Have you heard of flash fiction? It is a writing style that has been around for ages, but of late has had a resurgence. I really feel like this as it is a useful tool in beating writers block, as well as a technique in which to better ones writing. Especially, if you have a tendency to blab on and on as I do thus obliterating standard conventions genre word limits. Here are the reasons why you should do it and how!
Flash fiction is a style of writing an entire story with the same effect of a book however written within a word limit of 300-1000. In my opinion, 300 is the best to stick to or perhaps 400 words. Anymore than this and I feel like it defeats the exercise. It could be on any topic you like but I suggest you choose something outside your natural genre.
The reason you should do it this way is twofold. Firstly, you will learn the skill needed to get your point across clearly and evoke the same emotion or view in fewer words. It is always better to write less, as long as your less is more. Secondly, by writing in a different genre you are expanding your mind and when this happens your brain erupts with ideas because you exploring possibilities you have never encountered before.
What You Should Expect
I have done this myself and found it utterly liberating. As a fantasy girl, I was both daunted and excited to use this experiment to try something new. I found the exercise difficult, as did the other people I had tried it with. I will warn you now, that your first attempts will not be beautiful or even good. However, with practice it will change and you will see that in writing your novel or short story this exercise will impact the way you write, the way you structure your ideas and indeed how you come up with ideas.
In particular, what I found trying was attempting to make a solid beginning, middle and end within 300 words. I haven't done it successfully very often, I admit, but I see the use in it. What I found was that something is either lacking in the beginning or end.
This exercise is very fun, especially when you do it with other people and share your works. I also wouldn't be surprised if you come up with an idea for a book or two by doing this as it expands your horizons to other genres.
- Proper Structure: Just like any piece of writing it must have a beginning, middle and end. Just because it is only 300 words doesn't mean you can skimp on the proper form.
- Clear Message: The subject or object of your writing should be clear within your writing. There shouldn't be information missing from the work and when asked what the story was about the aim is to leave the audience with no questions. This may be stating the obvious, however it will be the hardest part of this exercise to execute well. I did this with a room full of people and not one could do this properly on the first attempt or the second, nor the third- myself included. Do not be disheartened because imagine the glee when you finally get it right.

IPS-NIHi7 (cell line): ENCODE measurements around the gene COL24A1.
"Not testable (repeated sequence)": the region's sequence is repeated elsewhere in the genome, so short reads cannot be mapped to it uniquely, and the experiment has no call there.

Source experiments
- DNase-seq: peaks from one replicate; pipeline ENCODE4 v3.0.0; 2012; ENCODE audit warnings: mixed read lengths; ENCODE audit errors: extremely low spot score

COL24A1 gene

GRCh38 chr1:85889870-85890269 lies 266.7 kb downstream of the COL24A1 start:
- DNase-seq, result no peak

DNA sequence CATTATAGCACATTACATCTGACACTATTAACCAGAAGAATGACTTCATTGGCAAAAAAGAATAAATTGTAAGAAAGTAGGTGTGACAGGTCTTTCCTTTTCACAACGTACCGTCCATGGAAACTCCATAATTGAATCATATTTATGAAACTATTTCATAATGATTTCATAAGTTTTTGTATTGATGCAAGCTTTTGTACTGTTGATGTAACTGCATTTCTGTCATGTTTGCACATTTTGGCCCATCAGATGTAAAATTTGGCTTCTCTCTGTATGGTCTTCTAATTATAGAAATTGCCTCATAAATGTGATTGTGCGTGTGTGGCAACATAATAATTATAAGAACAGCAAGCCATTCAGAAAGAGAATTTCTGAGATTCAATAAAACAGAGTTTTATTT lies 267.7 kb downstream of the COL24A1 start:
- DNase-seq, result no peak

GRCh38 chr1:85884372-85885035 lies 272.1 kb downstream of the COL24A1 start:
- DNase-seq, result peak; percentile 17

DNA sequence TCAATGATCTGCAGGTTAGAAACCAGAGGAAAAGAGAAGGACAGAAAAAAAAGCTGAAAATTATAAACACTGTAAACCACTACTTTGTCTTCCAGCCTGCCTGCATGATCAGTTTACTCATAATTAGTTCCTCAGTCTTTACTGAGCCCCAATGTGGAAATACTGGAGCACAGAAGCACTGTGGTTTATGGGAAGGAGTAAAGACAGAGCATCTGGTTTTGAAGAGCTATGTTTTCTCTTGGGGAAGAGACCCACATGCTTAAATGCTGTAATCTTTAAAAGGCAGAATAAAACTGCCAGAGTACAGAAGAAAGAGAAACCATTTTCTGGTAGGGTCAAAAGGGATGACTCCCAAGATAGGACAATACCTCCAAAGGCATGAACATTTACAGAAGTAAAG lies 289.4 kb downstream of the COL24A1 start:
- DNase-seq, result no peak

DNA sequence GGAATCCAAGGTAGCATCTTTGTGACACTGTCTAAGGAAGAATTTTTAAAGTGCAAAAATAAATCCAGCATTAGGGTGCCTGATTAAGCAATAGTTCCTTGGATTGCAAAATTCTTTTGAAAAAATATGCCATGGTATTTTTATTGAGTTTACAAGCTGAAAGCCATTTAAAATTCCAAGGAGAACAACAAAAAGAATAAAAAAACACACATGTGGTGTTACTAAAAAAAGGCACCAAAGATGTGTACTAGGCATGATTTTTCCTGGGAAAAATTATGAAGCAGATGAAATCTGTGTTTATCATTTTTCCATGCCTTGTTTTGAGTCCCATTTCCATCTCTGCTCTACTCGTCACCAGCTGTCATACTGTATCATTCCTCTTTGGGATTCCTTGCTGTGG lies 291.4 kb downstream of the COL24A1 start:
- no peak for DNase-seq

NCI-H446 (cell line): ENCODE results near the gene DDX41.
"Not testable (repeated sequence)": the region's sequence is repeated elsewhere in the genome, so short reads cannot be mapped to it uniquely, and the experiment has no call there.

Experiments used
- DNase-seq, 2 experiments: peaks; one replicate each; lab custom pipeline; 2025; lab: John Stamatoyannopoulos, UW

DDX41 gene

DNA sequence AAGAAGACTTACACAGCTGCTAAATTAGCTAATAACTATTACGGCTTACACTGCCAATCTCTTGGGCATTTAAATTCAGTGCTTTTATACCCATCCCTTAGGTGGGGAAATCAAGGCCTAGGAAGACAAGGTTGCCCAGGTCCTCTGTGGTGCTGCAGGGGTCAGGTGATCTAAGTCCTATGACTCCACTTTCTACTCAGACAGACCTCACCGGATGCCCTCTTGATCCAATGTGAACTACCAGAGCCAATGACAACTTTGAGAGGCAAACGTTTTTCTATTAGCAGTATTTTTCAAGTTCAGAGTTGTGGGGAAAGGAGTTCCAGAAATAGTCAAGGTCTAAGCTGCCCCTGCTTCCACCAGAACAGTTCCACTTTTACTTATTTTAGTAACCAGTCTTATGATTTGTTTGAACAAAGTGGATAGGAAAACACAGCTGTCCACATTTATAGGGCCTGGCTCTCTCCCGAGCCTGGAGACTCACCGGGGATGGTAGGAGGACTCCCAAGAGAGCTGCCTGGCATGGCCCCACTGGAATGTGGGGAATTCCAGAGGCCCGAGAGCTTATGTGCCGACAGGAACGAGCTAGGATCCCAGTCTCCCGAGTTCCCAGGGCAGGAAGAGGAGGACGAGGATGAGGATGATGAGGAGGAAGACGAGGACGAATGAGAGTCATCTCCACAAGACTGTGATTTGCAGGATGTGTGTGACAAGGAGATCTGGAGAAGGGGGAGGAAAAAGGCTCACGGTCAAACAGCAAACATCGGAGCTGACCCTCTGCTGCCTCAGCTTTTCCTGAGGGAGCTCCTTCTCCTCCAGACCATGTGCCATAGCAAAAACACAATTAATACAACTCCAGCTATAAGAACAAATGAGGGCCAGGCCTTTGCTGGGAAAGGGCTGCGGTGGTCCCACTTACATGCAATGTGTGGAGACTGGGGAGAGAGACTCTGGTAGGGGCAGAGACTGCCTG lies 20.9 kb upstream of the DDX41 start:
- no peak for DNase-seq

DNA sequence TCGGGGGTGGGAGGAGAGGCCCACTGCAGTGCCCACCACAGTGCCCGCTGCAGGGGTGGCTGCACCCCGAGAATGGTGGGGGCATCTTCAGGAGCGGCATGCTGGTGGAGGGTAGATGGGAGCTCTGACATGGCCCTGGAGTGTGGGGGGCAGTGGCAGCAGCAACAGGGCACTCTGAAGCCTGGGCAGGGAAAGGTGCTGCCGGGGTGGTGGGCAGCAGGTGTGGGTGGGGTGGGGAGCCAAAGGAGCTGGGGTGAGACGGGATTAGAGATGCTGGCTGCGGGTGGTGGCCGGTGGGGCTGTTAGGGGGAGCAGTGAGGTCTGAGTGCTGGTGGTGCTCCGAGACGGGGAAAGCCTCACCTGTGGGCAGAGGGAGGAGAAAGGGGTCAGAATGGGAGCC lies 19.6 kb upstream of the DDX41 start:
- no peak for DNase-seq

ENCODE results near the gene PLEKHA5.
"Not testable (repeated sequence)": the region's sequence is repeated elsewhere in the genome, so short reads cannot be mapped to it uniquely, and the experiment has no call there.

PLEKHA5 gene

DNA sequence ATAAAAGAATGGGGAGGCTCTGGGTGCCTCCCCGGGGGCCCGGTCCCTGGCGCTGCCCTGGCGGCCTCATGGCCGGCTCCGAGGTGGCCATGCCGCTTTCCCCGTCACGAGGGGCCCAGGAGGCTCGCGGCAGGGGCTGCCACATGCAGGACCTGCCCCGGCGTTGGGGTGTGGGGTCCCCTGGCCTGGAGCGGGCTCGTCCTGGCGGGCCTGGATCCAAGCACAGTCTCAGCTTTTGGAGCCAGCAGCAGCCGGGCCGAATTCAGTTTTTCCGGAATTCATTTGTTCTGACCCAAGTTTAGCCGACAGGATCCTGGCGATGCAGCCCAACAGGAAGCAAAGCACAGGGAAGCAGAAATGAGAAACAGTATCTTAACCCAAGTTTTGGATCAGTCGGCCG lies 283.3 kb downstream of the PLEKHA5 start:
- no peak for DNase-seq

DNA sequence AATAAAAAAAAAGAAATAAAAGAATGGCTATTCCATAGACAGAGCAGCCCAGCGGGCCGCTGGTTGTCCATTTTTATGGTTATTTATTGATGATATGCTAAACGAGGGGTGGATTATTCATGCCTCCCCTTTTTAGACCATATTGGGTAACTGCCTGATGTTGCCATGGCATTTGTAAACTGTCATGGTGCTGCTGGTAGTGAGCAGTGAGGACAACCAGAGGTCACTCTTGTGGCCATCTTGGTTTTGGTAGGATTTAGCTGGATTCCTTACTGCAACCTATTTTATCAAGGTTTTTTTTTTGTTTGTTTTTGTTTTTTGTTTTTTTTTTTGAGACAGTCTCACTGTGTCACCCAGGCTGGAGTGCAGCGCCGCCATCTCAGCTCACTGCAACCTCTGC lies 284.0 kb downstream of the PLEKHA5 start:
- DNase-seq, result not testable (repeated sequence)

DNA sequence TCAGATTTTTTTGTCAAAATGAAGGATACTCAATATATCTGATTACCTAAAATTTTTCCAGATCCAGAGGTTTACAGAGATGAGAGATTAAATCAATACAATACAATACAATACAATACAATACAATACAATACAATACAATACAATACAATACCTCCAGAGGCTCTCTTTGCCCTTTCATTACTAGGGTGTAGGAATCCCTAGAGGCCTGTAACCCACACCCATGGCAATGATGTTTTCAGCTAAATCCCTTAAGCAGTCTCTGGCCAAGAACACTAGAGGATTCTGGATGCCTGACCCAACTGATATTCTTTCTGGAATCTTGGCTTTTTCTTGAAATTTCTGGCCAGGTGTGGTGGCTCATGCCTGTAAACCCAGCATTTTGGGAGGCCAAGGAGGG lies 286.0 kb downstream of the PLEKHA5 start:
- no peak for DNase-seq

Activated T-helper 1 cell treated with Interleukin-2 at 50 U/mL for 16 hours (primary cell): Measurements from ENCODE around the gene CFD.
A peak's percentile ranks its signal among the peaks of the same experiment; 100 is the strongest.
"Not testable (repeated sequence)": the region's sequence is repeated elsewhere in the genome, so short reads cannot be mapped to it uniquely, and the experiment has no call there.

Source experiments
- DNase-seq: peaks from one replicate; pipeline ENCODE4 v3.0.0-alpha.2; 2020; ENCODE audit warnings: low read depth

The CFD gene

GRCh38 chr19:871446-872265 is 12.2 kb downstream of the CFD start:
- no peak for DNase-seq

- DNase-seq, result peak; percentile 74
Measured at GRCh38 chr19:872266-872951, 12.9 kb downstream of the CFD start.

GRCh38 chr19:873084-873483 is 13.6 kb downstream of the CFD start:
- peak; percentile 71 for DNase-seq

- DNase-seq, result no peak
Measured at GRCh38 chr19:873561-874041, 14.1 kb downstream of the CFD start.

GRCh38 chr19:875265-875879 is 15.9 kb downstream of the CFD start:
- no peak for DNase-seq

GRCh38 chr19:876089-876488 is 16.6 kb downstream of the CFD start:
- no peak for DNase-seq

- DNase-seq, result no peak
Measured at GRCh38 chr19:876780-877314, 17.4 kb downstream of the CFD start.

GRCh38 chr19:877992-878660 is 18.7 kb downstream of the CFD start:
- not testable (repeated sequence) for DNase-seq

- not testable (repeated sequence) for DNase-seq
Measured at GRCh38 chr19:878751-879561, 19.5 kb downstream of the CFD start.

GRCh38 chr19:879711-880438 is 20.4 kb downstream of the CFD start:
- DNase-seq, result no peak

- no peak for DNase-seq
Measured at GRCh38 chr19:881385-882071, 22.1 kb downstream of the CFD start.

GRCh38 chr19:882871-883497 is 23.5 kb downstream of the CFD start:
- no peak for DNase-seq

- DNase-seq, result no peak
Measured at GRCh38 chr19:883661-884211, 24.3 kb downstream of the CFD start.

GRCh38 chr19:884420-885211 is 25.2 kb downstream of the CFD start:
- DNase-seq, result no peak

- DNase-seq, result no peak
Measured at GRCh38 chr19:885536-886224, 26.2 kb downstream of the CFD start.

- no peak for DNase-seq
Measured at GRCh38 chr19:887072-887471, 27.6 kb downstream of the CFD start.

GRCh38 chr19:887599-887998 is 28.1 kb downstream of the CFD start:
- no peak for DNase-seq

- Get to the Point: You only have a short amount of words to write an entire story. You need to choose your words carefully and to not waffle on. Use colloquial terms or references which are self explanatory such as the Titanic- everyone knows what this means. If you add dialogue be careful, it must always have a purpose.
- Do not be illusive (unless that is your intention): I found when doing this exercise due to it being so short it is not unusual for people to leave out bits of the story to talk about later. There is no room for backstory and so readers can get confused when reading these because they are left either not knowing why the story ended the way it did or they are dissatisfied with the characters as they are incomplete. Make sure that your backstory is integrated within the main body of the text.
- Start in middle of action: As with every story, you need to take the reader where the action is. You must make your story interesting even though you are confined to 300 words, but do not make it so crazy that there is no characterisation.
- Visualisation: In these situations, visualisation will take you a long way. As they say, a picture paints a thousand words, as well as (when used correctly) cuts down your word count and adds emotion and clarity to your work. It also makes your words special to the reader, so when someone brings up your story they immediately visualise it in their minds and link your words with a happy memory.
Making It Fun
Get a group together and see what you all come up with and set a word limit which suits you all. You could either choose a topic or make it up on the spot individually. I generally give myself 5 minutes beforehand to think the idea over before I start writing. It may seem like adequate time to figure out a 300 word story, but believe me, when trying to come up with an original idea which is out of your genre it can be very difficult. Then set a time limit for actually writing the flash fiction, anywhere between 10-20 minutes should suffice and give the exercise purpose.
Another way of practicing it which was suggested by children's author Andrew Griffiths during his on stage performance during the Sydney Writers Festival 2015, was that you choose a random topic and scribble madly for 5 minutes on it.
Why not give both a try!
I hope you enjoyed this post and try this exercise, it is one of the most helpful things you could do. If you have any questions feel free to ask!